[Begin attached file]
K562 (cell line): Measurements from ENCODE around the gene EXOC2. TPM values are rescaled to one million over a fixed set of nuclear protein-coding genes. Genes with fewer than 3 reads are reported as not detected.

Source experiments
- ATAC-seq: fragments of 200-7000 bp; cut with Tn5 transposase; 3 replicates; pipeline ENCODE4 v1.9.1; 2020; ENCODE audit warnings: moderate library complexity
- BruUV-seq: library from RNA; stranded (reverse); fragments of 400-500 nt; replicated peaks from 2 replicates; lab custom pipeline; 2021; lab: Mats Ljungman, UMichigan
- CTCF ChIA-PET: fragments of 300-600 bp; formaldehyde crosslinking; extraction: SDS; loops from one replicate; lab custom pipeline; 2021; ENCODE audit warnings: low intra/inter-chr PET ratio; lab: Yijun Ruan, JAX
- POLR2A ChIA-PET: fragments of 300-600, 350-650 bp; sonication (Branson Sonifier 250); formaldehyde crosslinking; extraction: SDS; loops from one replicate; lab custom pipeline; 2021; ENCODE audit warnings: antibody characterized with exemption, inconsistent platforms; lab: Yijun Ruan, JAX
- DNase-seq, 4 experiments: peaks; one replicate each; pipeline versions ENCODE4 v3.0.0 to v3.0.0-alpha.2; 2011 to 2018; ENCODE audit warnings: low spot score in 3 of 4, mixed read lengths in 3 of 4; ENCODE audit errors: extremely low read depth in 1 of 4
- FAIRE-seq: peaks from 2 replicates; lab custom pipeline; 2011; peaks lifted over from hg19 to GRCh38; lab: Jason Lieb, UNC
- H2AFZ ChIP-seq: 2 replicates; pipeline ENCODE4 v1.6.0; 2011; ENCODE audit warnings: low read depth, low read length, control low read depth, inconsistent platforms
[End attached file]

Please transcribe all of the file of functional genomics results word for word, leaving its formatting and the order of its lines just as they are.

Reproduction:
K562 (cell line): Measurements from ENCODE around the gene EXOC2. TPM values are rescaled to one million over a fixed set of nuclear protein-coding genes. Genes with fewer than 3 reads are reported as not detected.

Source experiments
- ATAC-seq: fragments of 200-7000 bp; cut with Tn5 transposase; 3 replicates; pipeline ENCODE4 v1.9.1; 2020; ENCODE audit warnings: moderate library complexity
- BruUV-seq: library from RNA; stranded (reverse); fragments of 400-500 nt; replicated peaks from 2 replicates; lab custom pipeline; 2021; lab: Mats Ljungman, UMichigan
- CTCF ChIA-PET: fragments of 300-600 bp; formaldehyde crosslinking; extraction: SDS; loops from one replicate; lab custom pipeline; 2021; ENCODE audit warnings: low intra/inter-chr PET ratio; lab: Yijun Ruan, JAX
- POLR2A ChIA-PET: fragments of 300-600, 350-650 bp; sonication (Branson Sonifier 250); formaldehyde crosslinking; extraction: SDS; loops from one replicate; lab custom pipeline; 2021; ENCODE audit warnings: antibody characterized with exemption, inconsistent platforms; lab: Yijun Ruan, JAX
- DNase-seq, 4 experiments: peaks; one replicate each; pipeline versions ENCODE4 v3.0.0 to v3.0.0-alpha.2; 2011 to 2018; ENCODE audit warnings: low spot score in 3 of 4, mixed read lengths in 3 of 4; ENCODE audit errors: extremely low read depth in 1 of 4
- FAIRE-seq: peaks from 2 replicates; lab custom pipeline; 2011; peaks lifted over from hg19 to GRCh38; lab: Jason Lieb, UNC
- H2AFZ ChIP-seq: 2 replicates; pipeline ENCODE4 v1.6.0; 2011; ENCODE audit warnings: low read depth, low read length, control low read depth, inconsistent platforms